# Homework Help: Massless and Frictionless Pulley

1. Jun 18, 2013

### andyrk

Can a massless and frictionless pulley rotate if a string goes over it connecting two blocks of unequal weight? I think it shouldn't rotate and the string just skids/slides over the top of the pulley. Is it correct?

2. Jun 18, 2013

### PeterO

I think "a massless and frictionless pulley" is just the description used in a problem where you are intended to ignore the effects of mass and friction in the pulley. I have always assumed the frictionless part refers to the axle/bearing rather than the groove the string runs in.

3. Jun 18, 2013

### dreamLord

Yes, the frictionless part doesn't mean that the surface of the pulley is frictionless - instead it's basically saying that there are no additional torques in the system other than the ones provided by the strings.

4. Jun 18, 2013

### andyrk

Then of agreeing with # frictionless means frictionless axle. And for #3 you are saying that no external torque except that provided by the strings. So in such a case we take tension in both the strings to be same. So the net torque at the highest point should be 0 and infact on any other point because at every point the net force due to tension is 0. So still how does the pulley rotate?

5. Jun 18, 2013

### PeterO

Can a massless and frictionless pulley rotate if a string goes over it connecting two blocks of unequal weight? I think it shouldn't rotate and the string just skids/slides over the top of the pulley. Is it correct?

I addressed the frictionless reference by saying it is the "axle" that is frictionless.

The massless nature removes the only other possible complication in a real-world example of this.

First: The pulley will rotate!

If the masses are unequal, the large one will descend - accelerate down even - and the small one will accelerate up.
While it is easy to calculate that acceleration with a massless/frictionless pully [ie. ignoring the effects of the pully], it becomes very complicated if friction and the pulley mass are taken into account. For the frictionless/massless situation, the tension in the string on both sides of the pulley is the same - and not zero.

With friction the tensions would be different - and if it was large enough, and the two masses were not too different, the masses might not move at all.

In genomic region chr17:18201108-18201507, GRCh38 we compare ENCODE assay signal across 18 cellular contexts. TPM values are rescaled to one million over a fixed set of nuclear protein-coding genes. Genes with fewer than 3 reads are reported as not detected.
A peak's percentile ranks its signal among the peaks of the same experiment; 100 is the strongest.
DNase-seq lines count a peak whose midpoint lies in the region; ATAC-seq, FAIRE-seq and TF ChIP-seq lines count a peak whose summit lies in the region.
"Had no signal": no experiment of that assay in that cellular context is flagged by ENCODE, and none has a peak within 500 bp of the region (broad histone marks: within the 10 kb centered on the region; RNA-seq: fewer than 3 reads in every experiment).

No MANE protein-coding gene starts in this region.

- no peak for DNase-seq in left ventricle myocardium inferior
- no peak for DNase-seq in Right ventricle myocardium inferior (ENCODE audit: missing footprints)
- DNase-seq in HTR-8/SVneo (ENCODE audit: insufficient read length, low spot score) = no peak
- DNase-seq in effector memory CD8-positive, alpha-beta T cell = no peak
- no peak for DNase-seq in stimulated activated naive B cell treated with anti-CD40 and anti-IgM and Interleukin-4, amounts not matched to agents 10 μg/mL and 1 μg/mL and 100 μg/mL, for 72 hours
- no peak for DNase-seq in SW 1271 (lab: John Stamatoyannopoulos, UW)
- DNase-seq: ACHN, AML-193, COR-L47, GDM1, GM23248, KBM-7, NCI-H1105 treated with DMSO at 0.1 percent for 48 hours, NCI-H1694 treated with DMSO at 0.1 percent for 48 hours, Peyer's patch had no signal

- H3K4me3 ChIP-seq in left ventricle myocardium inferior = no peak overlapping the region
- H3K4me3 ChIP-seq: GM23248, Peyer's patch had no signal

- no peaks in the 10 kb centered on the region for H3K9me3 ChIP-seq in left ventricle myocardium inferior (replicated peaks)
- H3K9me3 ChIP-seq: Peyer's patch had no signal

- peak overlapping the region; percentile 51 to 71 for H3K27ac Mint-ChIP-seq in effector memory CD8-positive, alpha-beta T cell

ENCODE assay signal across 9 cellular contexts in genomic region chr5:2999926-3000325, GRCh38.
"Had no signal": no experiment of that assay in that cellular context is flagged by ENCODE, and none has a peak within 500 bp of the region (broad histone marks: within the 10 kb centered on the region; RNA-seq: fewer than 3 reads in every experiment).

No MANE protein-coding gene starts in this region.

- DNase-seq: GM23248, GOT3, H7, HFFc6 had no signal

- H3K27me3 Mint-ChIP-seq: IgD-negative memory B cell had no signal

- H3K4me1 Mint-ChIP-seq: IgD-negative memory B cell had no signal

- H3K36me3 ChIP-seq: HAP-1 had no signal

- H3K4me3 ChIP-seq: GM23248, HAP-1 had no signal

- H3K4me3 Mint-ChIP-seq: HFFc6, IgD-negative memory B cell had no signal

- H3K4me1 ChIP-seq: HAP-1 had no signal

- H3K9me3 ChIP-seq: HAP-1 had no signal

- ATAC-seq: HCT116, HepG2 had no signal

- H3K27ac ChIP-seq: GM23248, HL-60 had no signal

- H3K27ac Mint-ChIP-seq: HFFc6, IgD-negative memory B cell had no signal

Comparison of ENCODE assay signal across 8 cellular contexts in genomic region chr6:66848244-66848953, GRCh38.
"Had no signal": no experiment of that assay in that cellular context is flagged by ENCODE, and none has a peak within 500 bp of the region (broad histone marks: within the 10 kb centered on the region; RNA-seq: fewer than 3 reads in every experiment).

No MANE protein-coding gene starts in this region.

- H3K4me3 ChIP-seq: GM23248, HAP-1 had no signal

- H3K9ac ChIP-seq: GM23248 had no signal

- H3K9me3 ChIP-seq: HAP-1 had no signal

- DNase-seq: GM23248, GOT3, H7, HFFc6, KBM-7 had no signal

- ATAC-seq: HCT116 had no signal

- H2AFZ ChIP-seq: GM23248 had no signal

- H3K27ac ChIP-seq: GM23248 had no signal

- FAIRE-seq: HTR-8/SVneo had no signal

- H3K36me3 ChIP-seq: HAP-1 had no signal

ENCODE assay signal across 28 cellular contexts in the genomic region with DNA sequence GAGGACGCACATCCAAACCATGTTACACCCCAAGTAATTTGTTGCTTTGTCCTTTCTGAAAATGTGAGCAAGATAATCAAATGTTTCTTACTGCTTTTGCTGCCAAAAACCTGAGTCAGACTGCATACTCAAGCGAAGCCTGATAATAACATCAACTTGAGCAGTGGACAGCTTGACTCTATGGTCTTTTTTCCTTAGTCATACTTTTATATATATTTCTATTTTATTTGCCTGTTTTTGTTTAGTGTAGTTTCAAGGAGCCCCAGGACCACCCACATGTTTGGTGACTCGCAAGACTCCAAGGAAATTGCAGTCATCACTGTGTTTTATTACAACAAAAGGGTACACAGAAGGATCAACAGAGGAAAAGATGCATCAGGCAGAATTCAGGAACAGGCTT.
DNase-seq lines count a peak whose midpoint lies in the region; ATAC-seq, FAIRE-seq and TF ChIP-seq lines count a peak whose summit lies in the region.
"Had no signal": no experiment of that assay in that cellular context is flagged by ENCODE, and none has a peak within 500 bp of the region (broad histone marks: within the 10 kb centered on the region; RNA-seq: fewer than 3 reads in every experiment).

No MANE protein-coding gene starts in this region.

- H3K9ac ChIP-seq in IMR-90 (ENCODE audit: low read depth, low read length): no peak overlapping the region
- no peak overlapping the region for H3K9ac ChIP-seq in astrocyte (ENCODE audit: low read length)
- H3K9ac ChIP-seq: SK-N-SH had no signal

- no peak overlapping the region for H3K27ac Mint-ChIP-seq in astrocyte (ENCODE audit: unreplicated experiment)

If the pulley has considerable mass, then as the masses accelerate up/down, the system also has to start this pulley spinning. For a very heavy pulley that might take a lot of energy form the system, so the masses will accelerate very slowly. Accurately taking account of the pulley mass is not impossible, but is beyond the scope of the calculations expected to be done when these problems are first encountered.

Consider this example:
Stand a bicycle upside down [resting on seat and handle-bars] then by dragging/whipping on the front tyre, set the wheel spinning. Pretty easy - takes little energy.

Now replace the wheel with a 6cm thick steel disc the same diameter as the bicycle wheel.
Even without actually attempting this I think you can see it will be much harder to set that steel disc spinning. Even more-so of there was a lot of friction in the axle of the steel disc.

That shows the effect there would be if the pulley had mass.

6. Jun 19, 2013

### andyrk

Thanks for this great explanation. But I still have a doubt pertaining, is the surface/grooves where the string is moving frctionless or not? Or is that just never mentioned and taken to be frictionless? About the massless and frictionless pulley case the tensions are same so for the pulley to rotate there needs to be a torque provided at the top most point, i.e where the strings pass over the pulley tangentially. But at that point the left and right tensions totally cancel of as a result so does the anticlockwise and clockwise torque. So as there is no torque being provided at the topmost point how will the pulley rotate? Or is the torque coming from somewhere else? And by tension is 0 I meant that the next force due to tension at the top most point is 0. Not the strings of course.

Last edited: Jun 19, 2013
7. Jun 19, 2013

### PeterO

If the pulley has no mass, you don't need any force to cause it to accelerate!!

Suppose the surface was frictionless. The force on the surface would then be 0 N

Let's apply Newton's second law: F = ma